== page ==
In ISO/IEC Guide 2:2004, standardization is defined as an activity of establishing, with regard to actual or potential problems, provisions for common and repeated use, aimed at the achievement of the optimum degree of order in a given context. Important benefits of standardization are improvement of the suitability of products, processes and services for their intended purposes, prevention of barriers to trade and facilitation of technological cooperation. Standardization supports the social and economic development by ensuring safety, quality and competitiveness of products, services and processes on various levels (e.g. performance, composition, interoperability, applicability and many more). This in turn supports economic activity of businesses of all sizes and allows them access markets all over the world.
Standardization is governed by the principles of consensus, openness, inclusiveness, transparency, national commitment and coherence as outlined in the Agreement on Technical Barriers to Trade of the World Trade Organisation (WTO TBT Agreement) of 25 October 2012 on European standardisation.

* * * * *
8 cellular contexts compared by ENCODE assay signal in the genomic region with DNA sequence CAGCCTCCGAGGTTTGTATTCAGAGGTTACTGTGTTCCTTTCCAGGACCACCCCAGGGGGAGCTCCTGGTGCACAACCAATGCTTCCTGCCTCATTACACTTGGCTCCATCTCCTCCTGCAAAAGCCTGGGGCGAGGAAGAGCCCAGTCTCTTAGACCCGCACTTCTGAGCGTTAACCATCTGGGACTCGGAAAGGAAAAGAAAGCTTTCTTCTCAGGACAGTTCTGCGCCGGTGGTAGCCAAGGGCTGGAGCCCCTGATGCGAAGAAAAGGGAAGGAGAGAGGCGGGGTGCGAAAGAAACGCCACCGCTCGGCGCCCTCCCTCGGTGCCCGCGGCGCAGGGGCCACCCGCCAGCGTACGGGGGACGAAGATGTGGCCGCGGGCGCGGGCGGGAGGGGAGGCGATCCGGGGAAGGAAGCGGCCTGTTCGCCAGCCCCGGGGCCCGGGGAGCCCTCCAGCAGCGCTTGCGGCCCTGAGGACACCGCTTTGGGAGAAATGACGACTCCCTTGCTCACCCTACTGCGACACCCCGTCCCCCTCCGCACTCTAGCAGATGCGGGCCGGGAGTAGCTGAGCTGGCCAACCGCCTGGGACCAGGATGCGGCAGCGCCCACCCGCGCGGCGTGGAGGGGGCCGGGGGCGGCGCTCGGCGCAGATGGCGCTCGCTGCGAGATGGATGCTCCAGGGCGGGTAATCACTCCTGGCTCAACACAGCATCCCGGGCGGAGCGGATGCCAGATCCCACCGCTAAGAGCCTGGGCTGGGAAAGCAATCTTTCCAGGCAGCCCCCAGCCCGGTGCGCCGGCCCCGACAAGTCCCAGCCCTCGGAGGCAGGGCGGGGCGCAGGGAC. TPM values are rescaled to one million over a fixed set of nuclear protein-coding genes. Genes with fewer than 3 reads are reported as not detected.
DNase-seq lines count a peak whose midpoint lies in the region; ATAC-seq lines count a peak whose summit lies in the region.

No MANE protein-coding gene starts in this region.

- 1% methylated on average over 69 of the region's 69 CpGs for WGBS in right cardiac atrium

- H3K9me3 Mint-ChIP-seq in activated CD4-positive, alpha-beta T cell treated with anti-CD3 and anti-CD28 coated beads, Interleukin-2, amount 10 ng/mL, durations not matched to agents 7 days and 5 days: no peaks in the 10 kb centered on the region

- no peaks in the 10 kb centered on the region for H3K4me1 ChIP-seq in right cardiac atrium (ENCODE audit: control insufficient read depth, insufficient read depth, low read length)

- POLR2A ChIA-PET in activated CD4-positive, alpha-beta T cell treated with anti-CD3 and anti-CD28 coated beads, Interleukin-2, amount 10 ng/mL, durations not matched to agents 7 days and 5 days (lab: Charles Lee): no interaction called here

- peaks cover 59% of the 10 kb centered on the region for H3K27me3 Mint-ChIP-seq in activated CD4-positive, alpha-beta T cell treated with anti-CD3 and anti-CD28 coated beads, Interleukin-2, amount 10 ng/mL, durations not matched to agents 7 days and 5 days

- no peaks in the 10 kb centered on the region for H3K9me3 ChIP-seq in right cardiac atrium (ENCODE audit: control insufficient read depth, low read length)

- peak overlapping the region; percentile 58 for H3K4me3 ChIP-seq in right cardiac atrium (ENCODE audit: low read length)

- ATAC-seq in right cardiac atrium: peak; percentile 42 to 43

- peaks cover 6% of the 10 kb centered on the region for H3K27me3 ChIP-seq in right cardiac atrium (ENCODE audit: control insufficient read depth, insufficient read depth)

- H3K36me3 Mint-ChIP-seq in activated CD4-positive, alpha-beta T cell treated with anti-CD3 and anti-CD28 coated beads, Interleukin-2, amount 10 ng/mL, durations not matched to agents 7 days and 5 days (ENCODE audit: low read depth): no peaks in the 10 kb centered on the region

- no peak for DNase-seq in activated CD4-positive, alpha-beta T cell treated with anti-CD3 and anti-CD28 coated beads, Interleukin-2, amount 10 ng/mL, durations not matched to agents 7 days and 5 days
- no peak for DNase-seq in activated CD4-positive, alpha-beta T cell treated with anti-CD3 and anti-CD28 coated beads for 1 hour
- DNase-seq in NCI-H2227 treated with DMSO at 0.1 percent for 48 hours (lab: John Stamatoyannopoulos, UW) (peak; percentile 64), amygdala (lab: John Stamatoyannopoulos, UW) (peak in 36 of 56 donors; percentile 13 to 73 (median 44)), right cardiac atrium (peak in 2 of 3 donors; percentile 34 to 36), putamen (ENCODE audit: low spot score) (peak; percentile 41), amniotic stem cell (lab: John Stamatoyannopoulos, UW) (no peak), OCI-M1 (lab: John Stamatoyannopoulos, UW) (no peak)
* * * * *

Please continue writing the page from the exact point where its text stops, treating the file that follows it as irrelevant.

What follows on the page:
The output of standardization is standards.
According to ISO/IEC Guide 2:2004, a standard is a document, established by consensus and approved by a recognized body, that provides, for common and repeated use, rules, guidelines or characteristics for activities or their results, aimed at the achievement of the optimum degree of order in a given context. Standards are voluntary in their application and should be based on the consolidated results of science, technology and experience, and aimed at the promotion of optimum community benefits. Standards are initiated and drafted by stakeholders such as industry, incl. SMEs (Small and Medium Enterprise), public authorities, research organisations, societal and environmental stakeholders, consumer organisations, trade unions and conformity assessment bodies.